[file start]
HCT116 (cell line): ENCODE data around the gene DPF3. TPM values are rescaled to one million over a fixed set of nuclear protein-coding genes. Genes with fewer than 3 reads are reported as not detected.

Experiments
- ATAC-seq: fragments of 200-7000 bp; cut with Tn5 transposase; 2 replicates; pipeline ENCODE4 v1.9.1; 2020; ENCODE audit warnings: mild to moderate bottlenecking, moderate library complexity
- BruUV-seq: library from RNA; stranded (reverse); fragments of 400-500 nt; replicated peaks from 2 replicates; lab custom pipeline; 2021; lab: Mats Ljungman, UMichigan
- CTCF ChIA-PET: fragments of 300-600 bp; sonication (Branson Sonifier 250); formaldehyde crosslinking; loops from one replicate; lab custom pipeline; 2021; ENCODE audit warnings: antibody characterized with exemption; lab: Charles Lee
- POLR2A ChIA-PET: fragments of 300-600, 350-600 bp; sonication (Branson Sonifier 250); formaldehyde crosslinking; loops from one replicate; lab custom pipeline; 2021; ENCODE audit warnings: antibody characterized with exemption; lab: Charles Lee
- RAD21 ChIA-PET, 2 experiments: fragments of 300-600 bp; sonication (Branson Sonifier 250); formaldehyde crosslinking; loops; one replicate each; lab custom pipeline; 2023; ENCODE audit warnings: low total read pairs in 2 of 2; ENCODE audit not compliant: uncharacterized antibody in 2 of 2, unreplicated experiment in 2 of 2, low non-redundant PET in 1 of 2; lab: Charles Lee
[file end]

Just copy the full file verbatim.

HCT116 (cell line): ENCODE data around the gene DPF3. TPM values are rescaled to one million over a fixed set of nuclear protein-coding genes. Genes with fewer than 3 reads are reported as not detected.

Experiments
- ATAC-seq: fragments of 200-7000 bp; cut with Tn5 transposase; 2 replicates; pipeline ENCODE4 v1.9.1; 2020; ENCODE audit warnings: mild to moderate bottlenecking, moderate library complexity
- BruUV-seq: library from RNA; stranded (reverse); fragments of 400-500 nt; replicated peaks from 2 replicates; lab custom pipeline; 2021; lab: Mats Ljungman, UMichigan
- CTCF ChIA-PET: fragments of 300-600 bp; sonication (Branson Sonifier 250); formaldehyde crosslinking; loops from one replicate; lab custom pipeline; 2021; ENCODE audit warnings: antibody characterized with exemption; lab: Charles Lee
- POLR2A ChIA-PET: fragments of 300-600, 350-600 bp; sonication (Branson Sonifier 250); formaldehyde crosslinking; loops from one replicate; lab custom pipeline; 2021; ENCODE audit warnings: antibody characterized with exemption; lab: Charles Lee
- RAD21 ChIA-PET, 2 experiments: fragments of 300-600 bp; sonication (Branson Sonifier 250); formaldehyde crosslinking; loops; one replicate each; lab custom pipeline; 2023; ENCODE audit warnings: low total read pairs in 2 of 2; ENCODE audit not compliant: uncharacterized antibody in 2 of 2, unreplicated experiment in 2 of 2, low non-redundant PET in 1 of 2; lab: Charles Lee